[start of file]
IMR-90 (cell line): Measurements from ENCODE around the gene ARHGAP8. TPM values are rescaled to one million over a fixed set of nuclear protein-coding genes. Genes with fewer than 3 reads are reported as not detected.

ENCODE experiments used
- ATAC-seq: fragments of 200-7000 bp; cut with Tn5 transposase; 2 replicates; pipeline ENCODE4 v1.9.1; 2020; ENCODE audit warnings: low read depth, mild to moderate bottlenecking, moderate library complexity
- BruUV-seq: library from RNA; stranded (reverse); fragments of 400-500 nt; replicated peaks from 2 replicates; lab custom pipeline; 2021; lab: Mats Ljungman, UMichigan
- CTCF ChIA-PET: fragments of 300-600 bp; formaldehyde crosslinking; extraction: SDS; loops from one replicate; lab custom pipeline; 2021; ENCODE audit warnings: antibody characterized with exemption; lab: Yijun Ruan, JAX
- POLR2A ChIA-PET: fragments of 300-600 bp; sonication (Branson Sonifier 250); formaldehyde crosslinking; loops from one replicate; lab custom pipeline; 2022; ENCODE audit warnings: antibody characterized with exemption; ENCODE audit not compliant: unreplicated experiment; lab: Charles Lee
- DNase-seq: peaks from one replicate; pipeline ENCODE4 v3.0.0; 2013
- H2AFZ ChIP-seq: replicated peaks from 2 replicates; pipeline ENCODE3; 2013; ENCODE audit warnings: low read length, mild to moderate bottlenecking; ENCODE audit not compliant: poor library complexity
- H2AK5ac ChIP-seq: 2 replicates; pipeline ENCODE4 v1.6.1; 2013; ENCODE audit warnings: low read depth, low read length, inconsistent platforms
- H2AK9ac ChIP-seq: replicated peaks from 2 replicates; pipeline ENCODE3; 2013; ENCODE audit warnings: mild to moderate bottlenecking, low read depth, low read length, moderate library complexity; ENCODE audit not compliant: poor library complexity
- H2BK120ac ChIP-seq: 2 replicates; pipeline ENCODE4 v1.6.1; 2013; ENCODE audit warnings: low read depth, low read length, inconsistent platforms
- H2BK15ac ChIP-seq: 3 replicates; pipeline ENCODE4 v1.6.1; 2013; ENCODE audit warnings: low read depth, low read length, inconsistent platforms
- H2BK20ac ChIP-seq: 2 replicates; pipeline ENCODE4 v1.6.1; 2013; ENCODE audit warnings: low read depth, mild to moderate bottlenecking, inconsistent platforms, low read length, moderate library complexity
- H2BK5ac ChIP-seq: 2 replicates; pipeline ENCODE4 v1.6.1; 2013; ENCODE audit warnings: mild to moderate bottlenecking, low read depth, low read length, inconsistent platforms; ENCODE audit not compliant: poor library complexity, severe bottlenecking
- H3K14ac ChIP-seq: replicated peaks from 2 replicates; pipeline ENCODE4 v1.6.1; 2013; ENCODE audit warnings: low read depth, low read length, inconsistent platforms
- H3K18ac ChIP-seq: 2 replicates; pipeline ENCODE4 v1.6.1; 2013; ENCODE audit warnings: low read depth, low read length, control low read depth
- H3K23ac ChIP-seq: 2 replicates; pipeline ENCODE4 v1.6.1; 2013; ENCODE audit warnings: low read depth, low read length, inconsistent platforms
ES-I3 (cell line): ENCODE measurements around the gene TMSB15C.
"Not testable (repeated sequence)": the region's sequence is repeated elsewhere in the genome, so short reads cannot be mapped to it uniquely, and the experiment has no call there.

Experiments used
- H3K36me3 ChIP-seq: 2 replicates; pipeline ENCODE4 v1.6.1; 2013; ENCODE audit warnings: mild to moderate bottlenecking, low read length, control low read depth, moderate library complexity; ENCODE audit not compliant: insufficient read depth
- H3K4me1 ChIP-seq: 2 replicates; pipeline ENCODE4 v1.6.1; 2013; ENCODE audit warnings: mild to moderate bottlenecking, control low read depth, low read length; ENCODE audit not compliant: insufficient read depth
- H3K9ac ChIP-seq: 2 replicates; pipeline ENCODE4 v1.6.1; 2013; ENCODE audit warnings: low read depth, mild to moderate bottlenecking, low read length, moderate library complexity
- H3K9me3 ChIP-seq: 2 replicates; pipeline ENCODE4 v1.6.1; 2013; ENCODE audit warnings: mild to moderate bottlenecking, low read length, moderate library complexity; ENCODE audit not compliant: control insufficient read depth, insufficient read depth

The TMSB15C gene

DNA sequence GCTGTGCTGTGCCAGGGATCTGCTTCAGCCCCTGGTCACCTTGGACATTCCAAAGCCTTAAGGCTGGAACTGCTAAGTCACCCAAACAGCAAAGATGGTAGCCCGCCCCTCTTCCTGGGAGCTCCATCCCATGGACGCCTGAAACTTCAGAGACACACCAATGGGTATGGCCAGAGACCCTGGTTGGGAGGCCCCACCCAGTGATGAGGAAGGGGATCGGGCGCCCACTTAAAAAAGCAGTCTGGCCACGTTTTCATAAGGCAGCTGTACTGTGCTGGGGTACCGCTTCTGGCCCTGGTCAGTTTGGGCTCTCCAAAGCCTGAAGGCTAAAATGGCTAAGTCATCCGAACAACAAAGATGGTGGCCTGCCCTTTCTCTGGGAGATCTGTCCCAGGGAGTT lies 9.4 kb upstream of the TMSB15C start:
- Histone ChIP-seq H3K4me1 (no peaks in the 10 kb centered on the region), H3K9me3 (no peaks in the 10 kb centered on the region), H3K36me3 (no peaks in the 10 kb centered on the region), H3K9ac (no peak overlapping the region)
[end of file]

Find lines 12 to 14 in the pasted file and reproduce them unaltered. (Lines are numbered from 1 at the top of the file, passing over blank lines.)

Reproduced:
- H2BK15ac ChIP-seq: 3 replicates; pipeline ENCODE4 v1.6.1; 2013; ENCODE audit warnings: low read depth, low read length, inconsistent platforms
- H2BK20ac ChIP-seq: 2 replicates; pipeline ENCODE4 v1.6.1; 2013; ENCODE audit warnings: low read depth, mild to moderate bottlenecking, inconsistent platforms, low read length, moderate library complexity
- H2BK5ac ChIP-seq: 2 replicates; pipeline ENCODE4 v1.6.1; 2013; ENCODE audit warnings: mild to moderate bottlenecking, low read depth, low read length, inconsistent platforms; ENCODE audit not compliant: poor library complexity, severe bottlenecking